Angels in the Hadith

Published on June 9, 2016 by admin


The Prophetic tradition tells us that there are 360 angels responsible for each believer’s life, and they mind our works: when a work is good, they praise God, and when one is evil, they ask Him to forgive us. They guard their charges, especially during infancy and old age and pray for the faithful. Other angels surround people when they gather together to remember (dhikr), to praise and glorify God. They also attend study meetings held for God’s sake and to benefit people. The Prophet Muhammad says, “God has angels who travel about in the earth and convey to me greetings from my community.” The Prophet Muhammad also said that angels take turns watching over human beings and assemble together at the afternoon and dawn prayers.

The Hadith tradition provides many examples of angelic activity in events. According to one hadith, as an infant, the Prophet Muhammad was visited by two angels who split open his chest, brought forth his heart, cast away a black clot, and washed his chest with the snow. Another hadith narrates that the archangel Gabriel acted as a guide on the Prophet Muhammad’s Night Journey (al­Isra) and his Ascension to the Seven Heavens (Mi’raj).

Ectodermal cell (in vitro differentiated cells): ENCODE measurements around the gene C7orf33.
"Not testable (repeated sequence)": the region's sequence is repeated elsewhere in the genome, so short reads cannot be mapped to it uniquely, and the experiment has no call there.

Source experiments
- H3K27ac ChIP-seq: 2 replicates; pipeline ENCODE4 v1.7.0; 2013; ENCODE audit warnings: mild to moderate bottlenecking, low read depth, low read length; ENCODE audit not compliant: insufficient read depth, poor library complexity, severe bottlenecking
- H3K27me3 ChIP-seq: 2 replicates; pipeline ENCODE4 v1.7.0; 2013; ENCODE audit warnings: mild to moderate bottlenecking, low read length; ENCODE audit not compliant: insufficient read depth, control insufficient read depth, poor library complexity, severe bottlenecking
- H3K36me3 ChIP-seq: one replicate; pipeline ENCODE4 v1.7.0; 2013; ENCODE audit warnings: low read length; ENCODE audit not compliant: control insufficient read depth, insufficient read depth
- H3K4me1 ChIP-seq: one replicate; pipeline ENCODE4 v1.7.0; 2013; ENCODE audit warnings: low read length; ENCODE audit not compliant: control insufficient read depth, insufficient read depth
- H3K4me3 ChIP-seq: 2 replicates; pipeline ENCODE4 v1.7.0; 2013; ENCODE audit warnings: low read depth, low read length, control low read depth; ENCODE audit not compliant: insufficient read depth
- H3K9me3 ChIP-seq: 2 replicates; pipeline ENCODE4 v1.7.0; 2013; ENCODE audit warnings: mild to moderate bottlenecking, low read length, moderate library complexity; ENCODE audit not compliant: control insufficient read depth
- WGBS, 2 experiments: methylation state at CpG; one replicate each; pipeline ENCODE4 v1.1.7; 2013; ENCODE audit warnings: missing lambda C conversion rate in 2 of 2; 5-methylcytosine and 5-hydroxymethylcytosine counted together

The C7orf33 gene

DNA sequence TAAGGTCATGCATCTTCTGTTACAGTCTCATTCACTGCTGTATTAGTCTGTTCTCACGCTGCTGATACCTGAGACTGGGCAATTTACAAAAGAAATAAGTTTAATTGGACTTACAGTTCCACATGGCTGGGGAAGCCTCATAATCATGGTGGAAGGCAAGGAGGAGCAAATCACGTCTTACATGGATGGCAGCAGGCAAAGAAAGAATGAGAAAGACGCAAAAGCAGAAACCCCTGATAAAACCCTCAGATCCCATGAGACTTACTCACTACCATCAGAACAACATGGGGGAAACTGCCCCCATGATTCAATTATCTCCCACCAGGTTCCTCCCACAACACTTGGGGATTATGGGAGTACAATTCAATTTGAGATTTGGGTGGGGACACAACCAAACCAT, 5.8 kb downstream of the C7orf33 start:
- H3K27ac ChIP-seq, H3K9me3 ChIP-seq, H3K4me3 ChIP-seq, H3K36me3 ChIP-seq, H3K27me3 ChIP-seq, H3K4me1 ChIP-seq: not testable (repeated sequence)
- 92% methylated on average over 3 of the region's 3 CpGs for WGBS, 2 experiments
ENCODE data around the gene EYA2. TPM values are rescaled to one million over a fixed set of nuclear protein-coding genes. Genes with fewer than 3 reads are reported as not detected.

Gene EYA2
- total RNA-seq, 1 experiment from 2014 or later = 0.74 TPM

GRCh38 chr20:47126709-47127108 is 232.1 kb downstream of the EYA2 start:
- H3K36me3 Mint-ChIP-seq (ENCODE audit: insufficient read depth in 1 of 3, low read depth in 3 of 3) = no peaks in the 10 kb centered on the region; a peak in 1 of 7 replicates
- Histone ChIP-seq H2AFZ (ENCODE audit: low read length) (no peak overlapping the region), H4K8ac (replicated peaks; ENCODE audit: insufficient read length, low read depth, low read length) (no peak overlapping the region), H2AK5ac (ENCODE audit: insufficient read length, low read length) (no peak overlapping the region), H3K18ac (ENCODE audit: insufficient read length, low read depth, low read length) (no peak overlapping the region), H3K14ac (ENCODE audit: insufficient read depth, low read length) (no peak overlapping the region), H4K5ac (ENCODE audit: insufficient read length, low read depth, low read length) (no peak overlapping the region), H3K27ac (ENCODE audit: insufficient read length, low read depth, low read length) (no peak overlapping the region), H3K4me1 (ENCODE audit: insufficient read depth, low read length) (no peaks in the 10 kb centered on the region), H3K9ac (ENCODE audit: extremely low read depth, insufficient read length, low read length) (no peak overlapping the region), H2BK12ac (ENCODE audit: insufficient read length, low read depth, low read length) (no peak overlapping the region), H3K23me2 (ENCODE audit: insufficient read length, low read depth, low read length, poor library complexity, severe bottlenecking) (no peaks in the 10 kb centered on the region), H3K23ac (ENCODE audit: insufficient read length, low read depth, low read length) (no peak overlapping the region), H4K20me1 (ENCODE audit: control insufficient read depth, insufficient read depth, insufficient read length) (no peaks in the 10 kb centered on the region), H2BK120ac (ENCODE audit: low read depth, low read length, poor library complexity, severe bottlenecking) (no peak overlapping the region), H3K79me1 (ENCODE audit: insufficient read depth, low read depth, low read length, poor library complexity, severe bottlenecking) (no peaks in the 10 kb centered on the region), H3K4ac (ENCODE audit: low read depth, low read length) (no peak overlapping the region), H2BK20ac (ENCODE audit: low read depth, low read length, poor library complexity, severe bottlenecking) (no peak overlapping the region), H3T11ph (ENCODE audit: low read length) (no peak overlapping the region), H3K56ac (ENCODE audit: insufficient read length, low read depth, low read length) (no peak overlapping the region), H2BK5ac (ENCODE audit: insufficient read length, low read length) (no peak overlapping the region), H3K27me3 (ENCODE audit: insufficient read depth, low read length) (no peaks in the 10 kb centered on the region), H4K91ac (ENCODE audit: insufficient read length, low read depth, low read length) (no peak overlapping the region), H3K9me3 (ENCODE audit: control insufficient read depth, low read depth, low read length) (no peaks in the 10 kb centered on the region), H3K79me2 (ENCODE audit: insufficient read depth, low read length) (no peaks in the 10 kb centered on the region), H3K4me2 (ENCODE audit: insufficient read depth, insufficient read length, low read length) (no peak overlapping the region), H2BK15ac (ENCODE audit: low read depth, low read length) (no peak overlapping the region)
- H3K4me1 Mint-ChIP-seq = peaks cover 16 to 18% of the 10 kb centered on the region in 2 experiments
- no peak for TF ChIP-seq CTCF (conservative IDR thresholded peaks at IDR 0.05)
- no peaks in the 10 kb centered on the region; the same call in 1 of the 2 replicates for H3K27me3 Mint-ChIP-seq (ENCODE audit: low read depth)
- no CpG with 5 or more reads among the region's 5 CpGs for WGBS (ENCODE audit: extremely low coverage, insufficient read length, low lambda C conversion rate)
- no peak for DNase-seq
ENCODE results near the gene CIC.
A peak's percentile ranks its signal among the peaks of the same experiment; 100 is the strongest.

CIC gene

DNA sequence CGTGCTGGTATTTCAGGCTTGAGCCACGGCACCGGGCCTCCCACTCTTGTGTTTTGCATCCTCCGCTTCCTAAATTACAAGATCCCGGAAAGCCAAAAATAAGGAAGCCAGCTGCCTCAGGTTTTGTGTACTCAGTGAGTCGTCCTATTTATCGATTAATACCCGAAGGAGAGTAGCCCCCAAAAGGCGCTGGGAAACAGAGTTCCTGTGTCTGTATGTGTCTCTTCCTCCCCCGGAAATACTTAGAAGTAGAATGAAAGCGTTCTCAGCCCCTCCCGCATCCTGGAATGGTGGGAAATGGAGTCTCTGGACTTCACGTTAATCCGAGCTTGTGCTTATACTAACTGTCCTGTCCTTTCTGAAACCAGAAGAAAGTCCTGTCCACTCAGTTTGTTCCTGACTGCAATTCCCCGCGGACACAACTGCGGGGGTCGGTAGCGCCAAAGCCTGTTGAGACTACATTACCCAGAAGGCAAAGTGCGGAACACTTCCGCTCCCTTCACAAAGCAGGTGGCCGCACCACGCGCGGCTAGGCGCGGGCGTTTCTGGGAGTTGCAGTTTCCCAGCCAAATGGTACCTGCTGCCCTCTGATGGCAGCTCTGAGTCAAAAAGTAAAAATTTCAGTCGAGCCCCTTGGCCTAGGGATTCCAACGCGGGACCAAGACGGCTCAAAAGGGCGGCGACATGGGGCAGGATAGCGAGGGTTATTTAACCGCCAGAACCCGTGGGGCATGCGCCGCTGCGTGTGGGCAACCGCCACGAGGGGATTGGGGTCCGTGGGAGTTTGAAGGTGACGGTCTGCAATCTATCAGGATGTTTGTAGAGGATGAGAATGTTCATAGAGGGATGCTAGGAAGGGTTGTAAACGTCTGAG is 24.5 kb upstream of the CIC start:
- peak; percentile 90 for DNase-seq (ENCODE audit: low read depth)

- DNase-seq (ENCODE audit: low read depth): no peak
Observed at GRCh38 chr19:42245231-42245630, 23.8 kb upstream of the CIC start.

In the Hadith tradition, many angels are mentioned by name: Ridwan is the name of the angel given charge of paradise, Malik rules over hell, and Munkar and Nakir are the two angels who question the dead in their graves. Several hadiths also speak of Ruman, the angel who subjects the dead to various trials.


Further Reading:

Ünal, Ali trans. The Qur’an with Annotated Interpretation in Modern English. New Jersey: Tughra Books, November 2008.
Gülen, Muhammad Fethullah. The Essentials of the Islamic Faith. Somerset, New Jersey: Light, 2006.

Nasr, Seyyed Hossein. Islamic Spirituality: Foundations (World Spirituality).

New York: Crossroad Publishing, 1991.

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